Chocolate is a general term used to describe a number of foods made from the cacao bean. It is particularly used to describe a sweet confection made from cacao with sugar added. There are many different ways to prepare it, some dating back thousands of years. It is believed that chocolate use by the Mayans dates back more than 2,500 years, and the Aztecs are also known to have used it ritually and for pleasure. This chocolate was consumed as a bitter drink, sometimes with hot peppers added, and was an important item throughout the New World.
The cacao bean grows on the cacao tree, and the first step in chocolate production is harvesting these beans. The beans are then cut open, the pulp is taken out, and the husks are discarded or used for other purposes. The mix of pulp and seeds is then left to ferment, usually in wooden boxes in the ground, for between five to ten days. Once sufficient flavor has been imparted through fermentation, the beans are dried either by laying them out in the hot sun or by using a special kiln. After they are cleaned of twigs, dust, and other contaminants, they are ready to be bagged and shipped.
The cleaned beans are then roasted to make the flavors come out even more strongly and to lower the acidity somewhat. They are then cracked and blown through a fan to remove the shell from the meat of the bean. These chocolate nibs are crushed either by hand, using large stones, or by a machine, and the heat generated by the pounding liquefies them into a liquor. This liquid is then poured into a mold, where it hardens into blocks of dark, unsweetened chocolate.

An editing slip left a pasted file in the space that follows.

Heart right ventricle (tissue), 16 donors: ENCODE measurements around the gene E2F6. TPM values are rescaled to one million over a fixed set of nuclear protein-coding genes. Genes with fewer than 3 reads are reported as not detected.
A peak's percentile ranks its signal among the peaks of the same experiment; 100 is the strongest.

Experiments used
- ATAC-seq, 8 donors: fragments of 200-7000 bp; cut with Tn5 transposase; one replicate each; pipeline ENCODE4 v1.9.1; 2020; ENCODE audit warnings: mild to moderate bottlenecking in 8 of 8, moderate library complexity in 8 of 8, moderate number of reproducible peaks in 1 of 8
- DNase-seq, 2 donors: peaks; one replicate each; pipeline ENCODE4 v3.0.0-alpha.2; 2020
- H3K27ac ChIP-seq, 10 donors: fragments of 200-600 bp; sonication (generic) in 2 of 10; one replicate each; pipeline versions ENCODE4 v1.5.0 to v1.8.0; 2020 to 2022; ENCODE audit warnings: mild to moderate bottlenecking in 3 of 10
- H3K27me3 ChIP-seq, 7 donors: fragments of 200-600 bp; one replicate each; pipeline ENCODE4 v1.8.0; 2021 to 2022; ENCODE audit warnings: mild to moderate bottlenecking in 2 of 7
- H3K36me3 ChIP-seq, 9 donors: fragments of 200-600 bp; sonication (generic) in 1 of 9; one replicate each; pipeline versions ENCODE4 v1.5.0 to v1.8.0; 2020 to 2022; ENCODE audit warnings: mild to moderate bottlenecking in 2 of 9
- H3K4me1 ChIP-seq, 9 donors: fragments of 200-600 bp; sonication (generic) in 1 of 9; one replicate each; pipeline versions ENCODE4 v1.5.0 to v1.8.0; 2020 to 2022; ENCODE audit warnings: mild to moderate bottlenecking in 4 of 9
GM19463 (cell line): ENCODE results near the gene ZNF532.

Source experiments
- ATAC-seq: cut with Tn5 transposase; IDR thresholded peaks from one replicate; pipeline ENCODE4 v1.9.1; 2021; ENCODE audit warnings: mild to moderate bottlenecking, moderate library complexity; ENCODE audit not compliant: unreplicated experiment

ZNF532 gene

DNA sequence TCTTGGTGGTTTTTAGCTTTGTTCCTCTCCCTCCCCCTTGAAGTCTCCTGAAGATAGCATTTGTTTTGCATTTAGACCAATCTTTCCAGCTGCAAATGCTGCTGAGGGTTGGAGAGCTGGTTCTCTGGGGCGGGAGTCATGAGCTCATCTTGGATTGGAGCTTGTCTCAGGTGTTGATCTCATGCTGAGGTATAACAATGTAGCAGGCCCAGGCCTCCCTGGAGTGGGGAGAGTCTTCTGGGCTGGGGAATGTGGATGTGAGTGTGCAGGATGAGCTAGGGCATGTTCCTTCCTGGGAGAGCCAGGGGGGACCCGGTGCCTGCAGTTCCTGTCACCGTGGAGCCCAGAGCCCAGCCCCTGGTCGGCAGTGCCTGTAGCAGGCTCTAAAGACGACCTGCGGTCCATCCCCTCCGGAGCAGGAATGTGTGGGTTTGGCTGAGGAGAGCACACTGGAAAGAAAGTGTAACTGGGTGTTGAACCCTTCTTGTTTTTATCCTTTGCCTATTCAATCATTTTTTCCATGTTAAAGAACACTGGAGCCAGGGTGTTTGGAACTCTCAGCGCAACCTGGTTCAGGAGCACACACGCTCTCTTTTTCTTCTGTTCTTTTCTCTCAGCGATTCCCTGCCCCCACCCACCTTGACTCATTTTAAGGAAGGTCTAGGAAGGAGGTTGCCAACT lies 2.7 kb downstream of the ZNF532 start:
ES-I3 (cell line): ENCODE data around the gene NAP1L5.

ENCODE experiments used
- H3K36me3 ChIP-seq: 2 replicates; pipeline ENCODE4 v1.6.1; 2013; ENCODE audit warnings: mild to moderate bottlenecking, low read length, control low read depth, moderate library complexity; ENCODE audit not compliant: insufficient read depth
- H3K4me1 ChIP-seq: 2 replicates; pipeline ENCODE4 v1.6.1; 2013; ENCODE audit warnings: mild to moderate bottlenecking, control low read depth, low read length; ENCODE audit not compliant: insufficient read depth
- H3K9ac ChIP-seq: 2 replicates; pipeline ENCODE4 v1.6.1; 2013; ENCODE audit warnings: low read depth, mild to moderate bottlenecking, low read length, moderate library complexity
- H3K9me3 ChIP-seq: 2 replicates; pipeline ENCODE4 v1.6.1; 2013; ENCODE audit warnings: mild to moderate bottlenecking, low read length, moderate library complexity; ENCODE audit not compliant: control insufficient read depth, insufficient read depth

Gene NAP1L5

At this point, the chocolate may have sugar, cocoa butter, vanilla, and other ingredients added to make it into something closer to what we think of as sweet chocolate. Cocoa butter, the fatty part of the nibs that is often separated during the grinding process, is used to give it a smooth texture, and it is a key ingredient in milk chocolate and in many sweet dark chocolates. The cocoa liquor may be left out of the final product, as in the case of white chocolate, so that the flavor is imparted solely by the fatty cocoa butter.
Once blended, the chocolate may be subjected to further blending in a process known as conching. Conching involves fine grinding using many small metal beads, breaking down the sugar crystals and the particulate chocolate into smaller and smaller bits to remove any grittiness and to leave the smoothest, richest feel possible. The better the product, in general, the longer it has been conched, and the smoother the final feel in the mouth.
Finally, the chocolate must be tempered to ensure that the crystals that form when it solidifies are of a uniform size. Tempering involves dissolving already crystallized chocolate into a liquid, gradually adding pieces and stirring them in until they dissolve. Once properly tempered, it can be molded and allowed to solidify, at which point it is ready to be packaged and consumed.